Planning for Lolei temple began during the reign of King Indravarman I, who established the Indratataka baray (reservoir) to the north of Bakong and Preah Ko shortly after his cornonation in 877. Like the later temples of East and West Mebon, Lolei would sit on an island at the center of the baray. Although the baray was fairly large–3,800 x 800 meters, it was likely intended to be even larger as the island where Lolei would sit was built somewhat to the north of the baray’s center, suggesting that the north dyke of the reservoir was to be moved northward at a later date. Sixteen years later, Indravarman’s son, Yasovarman I, may have decided that this was not worth the effort, as he was otherwise occupied constructing the new capital at Yasodharapura, about 15 kilometers to the northwest near present-day Phnom Bakheng.
The “island” upon which Lolei sits is now an elevated terrace measuring 80 x 90 meters. Although only four towers were built in the central sanctuary, it is clear that six towers were originally planned as the axis of the temple runs through the two north towers. This was apparently a deliberate design change made during the course of construction as the dedicatory stele mentions four towers only. One theory, advanced by Michael Freeman and Claude Jacques, is that the two north towers were never built as Yasovarman failed to conquer the territory of the kings they were intended to honor.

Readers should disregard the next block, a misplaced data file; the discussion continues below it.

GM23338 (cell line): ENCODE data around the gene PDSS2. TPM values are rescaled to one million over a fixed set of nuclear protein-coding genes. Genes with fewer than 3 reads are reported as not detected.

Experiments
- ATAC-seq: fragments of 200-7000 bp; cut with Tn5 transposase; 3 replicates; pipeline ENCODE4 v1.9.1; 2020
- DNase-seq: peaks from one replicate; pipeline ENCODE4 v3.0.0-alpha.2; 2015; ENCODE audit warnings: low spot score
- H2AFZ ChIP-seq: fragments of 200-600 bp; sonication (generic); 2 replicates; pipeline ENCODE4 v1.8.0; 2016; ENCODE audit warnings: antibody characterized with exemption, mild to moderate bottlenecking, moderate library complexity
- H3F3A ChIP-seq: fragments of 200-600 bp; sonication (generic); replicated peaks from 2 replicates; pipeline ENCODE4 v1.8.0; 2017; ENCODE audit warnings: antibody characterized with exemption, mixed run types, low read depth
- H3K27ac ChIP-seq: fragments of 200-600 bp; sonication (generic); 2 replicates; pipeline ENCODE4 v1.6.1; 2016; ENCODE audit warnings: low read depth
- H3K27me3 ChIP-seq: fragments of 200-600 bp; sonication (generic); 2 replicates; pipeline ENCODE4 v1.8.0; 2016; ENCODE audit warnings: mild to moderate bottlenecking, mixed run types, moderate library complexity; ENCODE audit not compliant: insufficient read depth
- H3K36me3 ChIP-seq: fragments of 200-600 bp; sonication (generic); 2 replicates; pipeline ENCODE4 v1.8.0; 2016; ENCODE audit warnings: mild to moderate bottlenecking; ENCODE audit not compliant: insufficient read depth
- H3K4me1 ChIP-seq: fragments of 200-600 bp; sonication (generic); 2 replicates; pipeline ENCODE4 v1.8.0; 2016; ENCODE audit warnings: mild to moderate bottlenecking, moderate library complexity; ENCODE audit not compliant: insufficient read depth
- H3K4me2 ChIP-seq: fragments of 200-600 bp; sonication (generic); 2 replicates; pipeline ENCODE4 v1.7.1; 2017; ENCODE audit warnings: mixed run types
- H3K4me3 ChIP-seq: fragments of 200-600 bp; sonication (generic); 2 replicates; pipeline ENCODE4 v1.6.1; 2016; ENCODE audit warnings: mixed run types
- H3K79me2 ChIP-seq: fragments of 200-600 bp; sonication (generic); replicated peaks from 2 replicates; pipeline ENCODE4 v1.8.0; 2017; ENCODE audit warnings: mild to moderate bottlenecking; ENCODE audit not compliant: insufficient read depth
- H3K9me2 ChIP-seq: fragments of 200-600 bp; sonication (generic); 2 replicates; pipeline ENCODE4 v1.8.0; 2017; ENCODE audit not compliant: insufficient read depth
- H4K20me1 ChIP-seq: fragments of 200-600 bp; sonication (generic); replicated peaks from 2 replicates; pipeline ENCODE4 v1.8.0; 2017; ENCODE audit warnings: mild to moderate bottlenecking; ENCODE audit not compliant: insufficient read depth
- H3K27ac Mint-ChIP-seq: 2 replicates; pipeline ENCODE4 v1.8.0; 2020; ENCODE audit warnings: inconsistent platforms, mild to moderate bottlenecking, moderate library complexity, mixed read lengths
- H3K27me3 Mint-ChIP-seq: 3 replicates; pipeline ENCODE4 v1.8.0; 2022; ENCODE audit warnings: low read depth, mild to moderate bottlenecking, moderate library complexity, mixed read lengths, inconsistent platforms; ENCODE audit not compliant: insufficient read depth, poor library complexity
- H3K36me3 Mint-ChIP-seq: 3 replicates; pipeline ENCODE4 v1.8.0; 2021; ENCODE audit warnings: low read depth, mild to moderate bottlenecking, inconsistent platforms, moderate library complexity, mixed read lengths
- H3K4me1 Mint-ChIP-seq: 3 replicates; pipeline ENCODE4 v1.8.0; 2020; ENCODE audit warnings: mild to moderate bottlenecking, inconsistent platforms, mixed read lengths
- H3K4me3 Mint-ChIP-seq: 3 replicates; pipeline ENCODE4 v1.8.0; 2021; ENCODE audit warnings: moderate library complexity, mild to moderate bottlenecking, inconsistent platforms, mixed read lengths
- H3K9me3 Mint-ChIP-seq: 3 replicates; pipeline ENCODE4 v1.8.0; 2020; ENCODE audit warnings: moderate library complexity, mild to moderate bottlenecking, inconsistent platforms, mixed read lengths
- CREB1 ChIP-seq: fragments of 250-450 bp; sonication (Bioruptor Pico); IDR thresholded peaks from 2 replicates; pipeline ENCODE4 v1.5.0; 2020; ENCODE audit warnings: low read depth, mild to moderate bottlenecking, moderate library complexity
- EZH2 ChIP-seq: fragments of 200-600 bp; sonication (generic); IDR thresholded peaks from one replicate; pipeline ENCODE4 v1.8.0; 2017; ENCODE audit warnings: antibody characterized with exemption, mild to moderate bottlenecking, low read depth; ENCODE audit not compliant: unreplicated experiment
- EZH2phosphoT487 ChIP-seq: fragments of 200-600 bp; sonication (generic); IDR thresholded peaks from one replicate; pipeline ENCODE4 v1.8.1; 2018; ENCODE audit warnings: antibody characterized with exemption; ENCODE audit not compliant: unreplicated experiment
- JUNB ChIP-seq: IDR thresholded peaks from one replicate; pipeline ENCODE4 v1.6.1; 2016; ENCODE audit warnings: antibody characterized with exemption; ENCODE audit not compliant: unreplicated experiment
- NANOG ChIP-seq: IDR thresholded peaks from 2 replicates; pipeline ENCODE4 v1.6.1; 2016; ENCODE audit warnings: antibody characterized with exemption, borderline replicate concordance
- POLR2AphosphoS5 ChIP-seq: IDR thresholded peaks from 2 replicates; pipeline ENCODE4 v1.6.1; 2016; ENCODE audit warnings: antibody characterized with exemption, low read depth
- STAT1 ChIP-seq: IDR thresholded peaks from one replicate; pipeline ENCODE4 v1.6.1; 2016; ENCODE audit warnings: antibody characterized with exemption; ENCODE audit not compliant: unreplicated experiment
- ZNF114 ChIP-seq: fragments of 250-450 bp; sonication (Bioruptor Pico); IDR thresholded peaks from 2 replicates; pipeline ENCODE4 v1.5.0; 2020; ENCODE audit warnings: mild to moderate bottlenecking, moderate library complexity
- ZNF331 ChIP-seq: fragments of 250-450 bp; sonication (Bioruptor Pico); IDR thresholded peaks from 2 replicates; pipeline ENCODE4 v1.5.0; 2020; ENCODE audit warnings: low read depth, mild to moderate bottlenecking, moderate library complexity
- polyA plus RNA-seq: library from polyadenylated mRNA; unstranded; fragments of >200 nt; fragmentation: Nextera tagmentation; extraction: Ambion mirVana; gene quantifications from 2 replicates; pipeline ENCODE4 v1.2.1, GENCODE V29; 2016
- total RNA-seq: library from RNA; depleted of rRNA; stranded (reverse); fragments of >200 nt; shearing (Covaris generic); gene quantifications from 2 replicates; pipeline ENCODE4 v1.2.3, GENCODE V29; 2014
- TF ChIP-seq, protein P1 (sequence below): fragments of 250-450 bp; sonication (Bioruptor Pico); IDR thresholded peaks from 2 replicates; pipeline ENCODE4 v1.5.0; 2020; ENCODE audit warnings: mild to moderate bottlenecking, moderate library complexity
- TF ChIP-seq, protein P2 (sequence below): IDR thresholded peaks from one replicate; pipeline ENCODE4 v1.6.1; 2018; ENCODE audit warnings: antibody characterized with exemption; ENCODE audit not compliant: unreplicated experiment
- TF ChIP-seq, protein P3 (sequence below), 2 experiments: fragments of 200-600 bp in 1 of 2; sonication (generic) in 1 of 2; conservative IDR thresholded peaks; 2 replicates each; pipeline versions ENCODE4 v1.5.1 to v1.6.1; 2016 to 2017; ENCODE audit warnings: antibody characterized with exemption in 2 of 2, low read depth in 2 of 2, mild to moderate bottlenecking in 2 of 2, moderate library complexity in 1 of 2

In any event, the inscriptions found on the door jambs of the towers give us precise information on the timing of the temple’s dedication and the deities enshrined there. The dedication apparently took place over the course of two nights as one of the Khmer text inscriptions records the dedication occurring on Saturday July 11 in the year 893 at 48 minutes past midnight. Another inscription in Sanskrit text mentions Sunday July 12 between 12:41 and 2:41 AM.
Indravarman simultaneously honored his ancestors and the Hindu gods by dedicating the temple to the memory of his parents and of his mother’s parents, while memorializing them in the guise of the Hindu Gods. Shiva, the primary idol, was seen as a manifestation of Yasovarman’s father, Indravarman, and given the name Indravarmeshvara. His mother, the queen Indradevi, was honored as Gauri (Parvati), the wife of Shiva. Two two western towers were dedicated to the Yasovarman’s mother and mother-in-law, whereas the eastern towers enshrined his father and father-in-law.
The temple is notable today for the excellent quality of the surviving lintels, calligraphy, and guardian deities (dvarapalas). Although the temple is undergoing restoration as of July 2014, the temple remains in a precarious state, with the southwest tower having largely collapsed in the late 1960s, and the remaining towers at risk from encroaching vegetation and erosion.